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Today's News

  • 2 charged with taking from HELP

    Two area residents are accused of taking money from a nonprofit program and one of its clients.  

    Monica Lopez, 37, of Sapello and Antonio Padilla, 33, 711 Legion Drive, were charged this week with taking $3,000 from HELP-New Mexico, a group that helps the disadvantaged and has an office in Las Vegas.

    Lopez is a former caseworker for HELP but reportedly resigned when her supervisor started investigating the missing money. Padilla, son of County Commissioner-elect Arthur Padilla, is a lieutenant at the county’s detention center.

  • Editorial Thumbs

    Thumbs DOWN for ... ONE LESS CHOICE. Travis Regensberg was planning to offer voters another choice for District 70 state representative, but because of some confusion at the secretary of state’s office, his name won’t be on the ballot.

    That’s one less candidate on the Nov. 2 ballot and, unfortunately, one less choice for voters. But on the upside, voters still have a choice, as Democratic incumbent Richard Vigil faces Republican challenger Mel Root for the state House position.

  • Above and Beyond: Group says it has fun while serving

    West Las Vegas Middle School Principal Steve Sandoval said kids in the Builders Club try to build a lot of goodwill in the community by doing good works.

    “Students are actively involved in community service and service to their school,” Sandoval said.

    Sponsor Sandra Coca said serving the community is at the heart of the the Builders Club pledge.

    “To better my school, my community, my nation and myself; to aid those in need while enhancing leadership capabilities; and to encourage the fellowship of all mankind,” the pledge reads.

  • Regensberg not a candidate for area's state representative

    Travis Regensberg filed his candidacy for the District 70 state representative position in June, but the secretary of state declined to certify it.

    He said he collected 168 signatures — a process he said took three hours — for his nominating petition and turned in the petition to the secretary of state’s office on June 2, the day after the Democratic and Republican primaries.

  • Teens say they feel unwelcome

    Alizandra Lopez says she and other teens want respect from police officers and merchants in the Bridge Street and Plaza areas.

    “Sometimes we feel like they don’t want us here,” she said.

    Lopez reflected the feelings of many youths who attended a meeting Tuesday at the Blackbird Gallery on Bridge Street.

    The event was organized by gallery owner David Lovato, who said he wanted teens to know that they were welcome in the area. He brought in pizza for the meeting’s participants.

  • Sheriff investigating release of inmate

    The San Miguel County Sheriff’s Department is investigating County Manager Les Montoya’s role in the release of an inmate over the weekend.

    Sheriff Benjie Vigil, who has differed with Montoya on a number of issues, confirmed the inquiry, but he said he wouldn’t release any details until he finished it.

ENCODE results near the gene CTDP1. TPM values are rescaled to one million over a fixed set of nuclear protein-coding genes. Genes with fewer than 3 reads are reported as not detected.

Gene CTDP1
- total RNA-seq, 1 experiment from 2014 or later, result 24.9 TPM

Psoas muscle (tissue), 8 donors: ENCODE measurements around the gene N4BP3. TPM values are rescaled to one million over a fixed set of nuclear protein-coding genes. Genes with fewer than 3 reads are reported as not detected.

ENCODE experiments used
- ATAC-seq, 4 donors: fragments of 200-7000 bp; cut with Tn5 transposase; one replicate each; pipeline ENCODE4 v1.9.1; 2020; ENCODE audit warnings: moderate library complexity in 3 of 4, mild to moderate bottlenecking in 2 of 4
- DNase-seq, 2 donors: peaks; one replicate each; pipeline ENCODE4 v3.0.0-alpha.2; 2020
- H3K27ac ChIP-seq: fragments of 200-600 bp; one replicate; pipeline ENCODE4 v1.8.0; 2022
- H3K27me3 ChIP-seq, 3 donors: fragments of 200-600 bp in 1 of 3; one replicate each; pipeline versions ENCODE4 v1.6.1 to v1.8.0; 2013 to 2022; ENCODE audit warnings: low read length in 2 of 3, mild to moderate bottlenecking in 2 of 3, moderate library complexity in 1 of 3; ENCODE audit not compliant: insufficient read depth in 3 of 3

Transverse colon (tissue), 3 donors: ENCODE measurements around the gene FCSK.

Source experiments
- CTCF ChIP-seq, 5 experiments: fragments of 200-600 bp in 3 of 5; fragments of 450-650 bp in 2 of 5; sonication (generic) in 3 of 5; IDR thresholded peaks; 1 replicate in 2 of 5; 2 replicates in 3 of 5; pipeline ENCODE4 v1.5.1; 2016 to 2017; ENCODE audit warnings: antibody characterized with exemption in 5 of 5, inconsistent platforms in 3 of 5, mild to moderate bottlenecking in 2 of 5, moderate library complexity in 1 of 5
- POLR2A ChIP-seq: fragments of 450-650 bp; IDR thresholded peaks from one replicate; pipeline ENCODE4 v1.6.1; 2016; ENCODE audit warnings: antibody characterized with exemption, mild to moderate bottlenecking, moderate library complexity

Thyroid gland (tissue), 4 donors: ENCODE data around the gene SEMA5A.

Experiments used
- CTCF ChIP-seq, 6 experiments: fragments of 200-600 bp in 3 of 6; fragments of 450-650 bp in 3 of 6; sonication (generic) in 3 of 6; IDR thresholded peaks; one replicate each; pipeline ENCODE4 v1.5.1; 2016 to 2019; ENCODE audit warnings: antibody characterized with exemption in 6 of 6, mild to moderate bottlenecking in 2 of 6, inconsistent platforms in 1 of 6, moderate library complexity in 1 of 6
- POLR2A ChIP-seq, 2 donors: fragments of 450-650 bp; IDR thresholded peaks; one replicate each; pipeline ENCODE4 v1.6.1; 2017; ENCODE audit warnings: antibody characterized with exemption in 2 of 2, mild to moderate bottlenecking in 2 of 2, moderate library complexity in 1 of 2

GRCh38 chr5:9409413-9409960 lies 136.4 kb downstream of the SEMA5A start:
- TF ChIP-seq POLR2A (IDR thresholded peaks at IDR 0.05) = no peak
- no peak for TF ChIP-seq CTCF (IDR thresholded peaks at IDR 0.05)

• District judge maintains joint custody terms, for now

    The attorney for a state police officer under investigation in an altercation with his former girlfriend last week asked a judge on Monday to transfer full custody of the pair’s child to the officer.

    But state District Judge Abigail Aragon decided to keep the joint custody terms in place until a surveillance tape that captured the fight is made available.

  • Cowgirls muzzle Wolves in overtime

    Krista Mashak sliced a shot past Colorado State-Pueblo goalkeeper Jessica Stumpf 27 seconds into overtime Sunday, sneaking New Mexico Highlands to a 4-3 verdict on the road.

    The Cowgirls improved to 5-4-1 overall and 3-2-1 in the Rocky Mountain Athletic Conference in their second season under Justin Wagar.

    CSUP scored twice in the first eight minutes and held on to a 2-0 halftime lead. Tamra Nee scored off a deflection five minutes into the match. Then at the 7:24 mark, Katie Thiebaut connected to the upper right corner of the net, beating Amanda Rose Johnson.

  • Residents wonder about colored water

    Some city residents have noticed rusty-colored water with a slight odor in recent weeks. But a city official says it isn’t health-threatening.

    The Optic has received calls from a number of water customers concerned about their water quality.

    City Councilman Andrew Feldman said some of his constituents have called him about the problem. He said anytime that the city works on the pipeline system, that will release some accumulated sediments into the system.

    “It’s a visual thing,” he said.

  • Editorial: Ensure the intent

    Las Vegas Mayor Alfonso Ortiz isn’t one to shy away from taking the initiative. Since entering office earlier this year, he’s taken the lead on a number of hot-potato issues, even when he’s had to ruffle a few feathers. Perhaps it’s because he’s not interested in a second term. Or maybe it’s because he doesn’t want politics to get in the way of community progress.